Independent Counsel Robert Ray finally called it quits saying his “office determined that the evidence was insufficient to prove to a jury beyond a reasonable doubt that either [the] president or Mrs. Clinton knowingly participated in any criminal conduct.”
My only point here is that Trump has not been subjected to anything particularly unique. But he plays the victim because it’s good theater. It riles up the base.
5. Tweedledum and Tweedledee
The two parties go after each other constantly tooth and nail — then feign shock and indignation when their own tactics are used against them. They go ’round and ’round and ’round. Their rules and ethics aren’t objective and grounded in any moral foundation. It’s all fluid and opportunistic. It’s all a game.
I’ll take a recent example. Republicans, and Lindsey Graham in particular, were practically frothing in rage when the Brett Kavanaugh nomination was threatened by sexual harassment charges. Not long before, however, the Republicans wouldn’t convene any hearings at all for Merrick Garland. They claimed it wouldn’t be fair for Obama to appoint a Supreme Court Justice during his last year in office. Somehow that wasn’t a problem in 1988, though, when the outgoing President was a Republican. Anthony Kennedy was confirmed in Reagan’s last year. In fact Supreme Court confirmations during an election year have happened under 13 presidents — starting with George Washington!
That’s an example of Republican duplicity. Now let’s look at the Democrats.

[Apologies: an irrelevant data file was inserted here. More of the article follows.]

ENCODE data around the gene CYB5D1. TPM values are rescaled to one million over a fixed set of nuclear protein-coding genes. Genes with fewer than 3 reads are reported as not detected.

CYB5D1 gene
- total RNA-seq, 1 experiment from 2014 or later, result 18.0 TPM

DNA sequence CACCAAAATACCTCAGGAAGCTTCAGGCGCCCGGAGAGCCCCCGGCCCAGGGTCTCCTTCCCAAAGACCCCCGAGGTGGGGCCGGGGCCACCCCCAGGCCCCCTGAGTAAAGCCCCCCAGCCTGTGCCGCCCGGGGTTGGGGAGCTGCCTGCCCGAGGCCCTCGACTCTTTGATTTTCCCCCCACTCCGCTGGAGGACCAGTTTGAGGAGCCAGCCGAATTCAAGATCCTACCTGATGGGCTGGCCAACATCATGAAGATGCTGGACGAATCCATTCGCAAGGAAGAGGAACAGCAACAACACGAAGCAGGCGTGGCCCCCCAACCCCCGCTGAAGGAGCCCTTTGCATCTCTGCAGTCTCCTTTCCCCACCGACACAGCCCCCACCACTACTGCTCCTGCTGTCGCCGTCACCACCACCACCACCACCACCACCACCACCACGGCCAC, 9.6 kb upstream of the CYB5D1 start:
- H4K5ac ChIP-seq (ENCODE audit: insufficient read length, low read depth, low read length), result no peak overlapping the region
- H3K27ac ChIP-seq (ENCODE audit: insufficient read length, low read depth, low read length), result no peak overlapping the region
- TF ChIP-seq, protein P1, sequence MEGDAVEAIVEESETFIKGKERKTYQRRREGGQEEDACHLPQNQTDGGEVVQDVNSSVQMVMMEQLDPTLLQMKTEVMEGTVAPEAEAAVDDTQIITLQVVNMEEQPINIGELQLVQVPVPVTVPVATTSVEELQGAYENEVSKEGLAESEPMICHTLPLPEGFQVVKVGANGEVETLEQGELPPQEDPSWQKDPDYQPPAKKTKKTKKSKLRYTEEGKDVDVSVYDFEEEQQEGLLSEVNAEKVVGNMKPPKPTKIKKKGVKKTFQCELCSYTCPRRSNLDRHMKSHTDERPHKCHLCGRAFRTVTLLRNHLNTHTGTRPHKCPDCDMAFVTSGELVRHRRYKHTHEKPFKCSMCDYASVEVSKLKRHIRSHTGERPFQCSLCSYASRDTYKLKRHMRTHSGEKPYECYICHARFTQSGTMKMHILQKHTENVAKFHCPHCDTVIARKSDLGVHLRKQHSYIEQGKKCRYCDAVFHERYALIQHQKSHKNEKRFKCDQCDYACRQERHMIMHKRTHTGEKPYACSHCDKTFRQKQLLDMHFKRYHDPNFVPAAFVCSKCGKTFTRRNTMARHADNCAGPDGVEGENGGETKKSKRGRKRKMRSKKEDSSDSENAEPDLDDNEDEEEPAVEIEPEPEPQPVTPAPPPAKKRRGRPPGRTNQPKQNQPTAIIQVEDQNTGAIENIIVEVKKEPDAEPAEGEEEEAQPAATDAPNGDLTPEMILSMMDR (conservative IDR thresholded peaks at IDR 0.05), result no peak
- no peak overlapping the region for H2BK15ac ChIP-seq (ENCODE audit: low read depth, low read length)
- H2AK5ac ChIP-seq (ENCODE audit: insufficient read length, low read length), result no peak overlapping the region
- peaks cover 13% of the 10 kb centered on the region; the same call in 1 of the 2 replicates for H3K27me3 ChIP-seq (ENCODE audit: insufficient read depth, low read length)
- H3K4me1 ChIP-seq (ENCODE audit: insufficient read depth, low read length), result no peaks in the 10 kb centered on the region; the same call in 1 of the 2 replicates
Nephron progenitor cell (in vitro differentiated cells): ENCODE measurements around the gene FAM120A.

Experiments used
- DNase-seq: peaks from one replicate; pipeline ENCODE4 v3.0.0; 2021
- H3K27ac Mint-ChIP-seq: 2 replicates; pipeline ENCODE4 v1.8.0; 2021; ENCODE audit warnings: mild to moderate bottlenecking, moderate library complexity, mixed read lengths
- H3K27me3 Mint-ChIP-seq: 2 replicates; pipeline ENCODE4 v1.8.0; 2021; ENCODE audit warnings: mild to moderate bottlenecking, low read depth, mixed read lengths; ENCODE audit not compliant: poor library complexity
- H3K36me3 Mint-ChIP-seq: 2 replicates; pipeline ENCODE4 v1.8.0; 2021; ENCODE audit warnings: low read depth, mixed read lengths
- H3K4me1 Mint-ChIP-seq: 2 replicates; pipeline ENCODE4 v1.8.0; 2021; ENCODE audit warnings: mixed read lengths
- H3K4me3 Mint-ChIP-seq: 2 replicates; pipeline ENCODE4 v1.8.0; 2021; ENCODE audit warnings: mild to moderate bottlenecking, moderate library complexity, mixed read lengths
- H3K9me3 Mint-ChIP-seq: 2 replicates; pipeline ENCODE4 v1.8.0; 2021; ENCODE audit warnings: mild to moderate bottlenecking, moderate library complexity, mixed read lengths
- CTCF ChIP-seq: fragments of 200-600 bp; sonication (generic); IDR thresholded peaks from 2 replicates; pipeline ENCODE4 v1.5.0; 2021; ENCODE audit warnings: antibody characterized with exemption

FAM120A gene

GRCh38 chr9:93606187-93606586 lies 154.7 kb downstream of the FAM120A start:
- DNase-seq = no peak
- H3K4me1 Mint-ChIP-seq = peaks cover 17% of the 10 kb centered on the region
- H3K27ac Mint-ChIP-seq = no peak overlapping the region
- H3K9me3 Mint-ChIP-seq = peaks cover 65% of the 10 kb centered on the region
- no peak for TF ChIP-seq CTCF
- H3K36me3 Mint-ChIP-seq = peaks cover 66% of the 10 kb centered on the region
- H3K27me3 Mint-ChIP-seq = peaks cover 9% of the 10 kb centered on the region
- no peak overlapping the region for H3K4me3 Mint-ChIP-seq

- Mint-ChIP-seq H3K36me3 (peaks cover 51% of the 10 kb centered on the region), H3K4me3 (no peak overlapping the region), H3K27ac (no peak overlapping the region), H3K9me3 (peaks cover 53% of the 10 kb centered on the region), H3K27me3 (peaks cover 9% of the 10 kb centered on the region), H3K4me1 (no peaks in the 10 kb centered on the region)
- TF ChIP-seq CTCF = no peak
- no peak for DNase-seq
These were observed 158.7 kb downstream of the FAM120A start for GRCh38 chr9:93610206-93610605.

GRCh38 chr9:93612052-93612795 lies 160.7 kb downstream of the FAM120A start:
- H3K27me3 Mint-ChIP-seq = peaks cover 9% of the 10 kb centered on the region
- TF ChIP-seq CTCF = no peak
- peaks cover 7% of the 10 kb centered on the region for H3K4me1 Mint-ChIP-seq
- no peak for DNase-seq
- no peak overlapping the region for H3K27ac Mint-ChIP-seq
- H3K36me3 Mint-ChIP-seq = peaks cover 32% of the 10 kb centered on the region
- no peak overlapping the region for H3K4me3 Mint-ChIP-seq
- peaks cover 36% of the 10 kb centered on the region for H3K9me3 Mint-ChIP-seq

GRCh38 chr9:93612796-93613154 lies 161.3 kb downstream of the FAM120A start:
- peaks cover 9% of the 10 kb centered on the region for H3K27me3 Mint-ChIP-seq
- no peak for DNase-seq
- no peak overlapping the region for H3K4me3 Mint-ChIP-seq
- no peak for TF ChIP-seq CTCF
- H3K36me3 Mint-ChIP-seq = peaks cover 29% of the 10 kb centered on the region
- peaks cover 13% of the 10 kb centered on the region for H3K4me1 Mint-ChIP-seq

The Democrats have denounced Trump’s wall proposal from the beginning. Pelosi has called the wall immoral. Little is said about the fact the Bill Clinton supported and funded a border wall when he was President. At his State of the Union address in 1995 he sounded an awful lot like Trump.
Fast forward a few years and we saw 26 Democrats vote for the Secure Fence Act of 2006 — including Barack Obama, Chuck Schumer and Diane Feinstein.
6. Working People are the Losers in this Game
I could fill dozens of blog entries cataloging the insanity and duplicity of the two parties. Through all of this nonsense it’s working people that suffer the consequences, out leading real lives and struggling.
In the years since 1960, Democrats and Republicans have split time in the White House roughly 50/50. Through these years the fortunes of working people have steadily eroded, including job security and distribution of wealth. No one talks anymore about how each generation does better than the last.
Trump came to office promising a better, safer life for working people. He proceeded to pass a tax bill that accelerates the accumulation of wealth at the top. His budget proposal cuts $595 billion from Medicare. It cuts $17 billion from SNAP (food stamps). It proposes converting Medicaid, which provides health care to the poor and disabled, from a guaranteed entitlement to a program subject to the whims and budgets of the states. And just this week he’s calling on the courts to throw out Obamacare entirely, which among other things would eliminate coverage for pre-existing conditions. I don’t call this a better, safer life for working people.
Democrats, on the other hand, are truly the champions of the working class. That’s what they say, anyway. But think about this one thing: When was the last time — any time! — that the Democratic Party has thrown its whole and substantial weight behind workers striking for better wages and working conditions? A mining strike? A steel strike? A railroad strike? One of the current teachers’ strikes?
Instead of supporting workers in big critical battles, Democrats have done the reverse. In 1978 President Carter invoked the Taft-Hartley Act against the United Mine Workers. In 1997, President Clinton used emergency power at his disposal to halt a strike by pilots at American Airlines. And on…
7. Coming Attractions
It doesn’t appear that the Mueller Report has settled matters. Things are cranking up for a post-Mueller drama to equal or exceed the pre-Mueller drama. It’s exhausting — and a distraction. None of this is dealing with the real needs of working people.